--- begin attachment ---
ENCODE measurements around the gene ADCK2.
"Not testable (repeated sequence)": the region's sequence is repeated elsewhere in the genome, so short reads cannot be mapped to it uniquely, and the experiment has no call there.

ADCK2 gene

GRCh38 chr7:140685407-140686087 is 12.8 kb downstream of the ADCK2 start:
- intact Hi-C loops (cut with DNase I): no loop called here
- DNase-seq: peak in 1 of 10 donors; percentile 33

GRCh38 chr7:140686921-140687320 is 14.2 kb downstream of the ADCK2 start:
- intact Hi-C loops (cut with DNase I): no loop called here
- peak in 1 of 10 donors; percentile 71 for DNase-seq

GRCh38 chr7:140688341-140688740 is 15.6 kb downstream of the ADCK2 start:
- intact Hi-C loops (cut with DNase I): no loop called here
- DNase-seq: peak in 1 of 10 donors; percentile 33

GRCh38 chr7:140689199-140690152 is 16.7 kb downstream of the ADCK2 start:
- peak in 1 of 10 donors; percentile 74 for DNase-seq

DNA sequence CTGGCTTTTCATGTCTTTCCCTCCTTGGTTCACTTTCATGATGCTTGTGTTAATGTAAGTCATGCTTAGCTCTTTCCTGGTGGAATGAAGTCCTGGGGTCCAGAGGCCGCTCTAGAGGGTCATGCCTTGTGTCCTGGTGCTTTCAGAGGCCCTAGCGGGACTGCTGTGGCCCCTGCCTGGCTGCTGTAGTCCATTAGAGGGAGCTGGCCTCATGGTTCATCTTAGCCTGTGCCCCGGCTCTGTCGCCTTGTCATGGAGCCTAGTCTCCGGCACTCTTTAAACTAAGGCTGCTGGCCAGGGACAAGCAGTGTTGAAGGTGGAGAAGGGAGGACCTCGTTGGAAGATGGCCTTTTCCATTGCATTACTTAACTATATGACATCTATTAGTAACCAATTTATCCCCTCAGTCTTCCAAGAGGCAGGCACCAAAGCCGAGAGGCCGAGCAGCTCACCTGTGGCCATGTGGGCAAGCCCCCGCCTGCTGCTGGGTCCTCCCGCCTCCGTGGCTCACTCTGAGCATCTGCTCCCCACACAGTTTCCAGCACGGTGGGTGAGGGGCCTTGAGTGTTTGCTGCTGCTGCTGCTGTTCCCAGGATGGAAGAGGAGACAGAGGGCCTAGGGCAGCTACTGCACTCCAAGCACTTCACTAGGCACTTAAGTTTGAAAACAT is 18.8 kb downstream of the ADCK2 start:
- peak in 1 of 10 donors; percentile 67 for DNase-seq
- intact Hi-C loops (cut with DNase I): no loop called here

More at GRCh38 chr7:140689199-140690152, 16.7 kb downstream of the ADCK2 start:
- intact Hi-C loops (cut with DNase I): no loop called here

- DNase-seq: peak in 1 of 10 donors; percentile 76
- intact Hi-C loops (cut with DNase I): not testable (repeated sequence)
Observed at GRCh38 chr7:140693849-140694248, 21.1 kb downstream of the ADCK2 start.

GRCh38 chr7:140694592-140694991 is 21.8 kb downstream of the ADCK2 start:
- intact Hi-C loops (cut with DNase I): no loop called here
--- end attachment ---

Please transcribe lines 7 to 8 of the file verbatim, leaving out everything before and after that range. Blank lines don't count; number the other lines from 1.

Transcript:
GRCh38 chr7:140686921-140687320 is 14.2 kb downstream of the ADCK2 start:
- intact Hi-C loops (cut with DNase I): no loop called here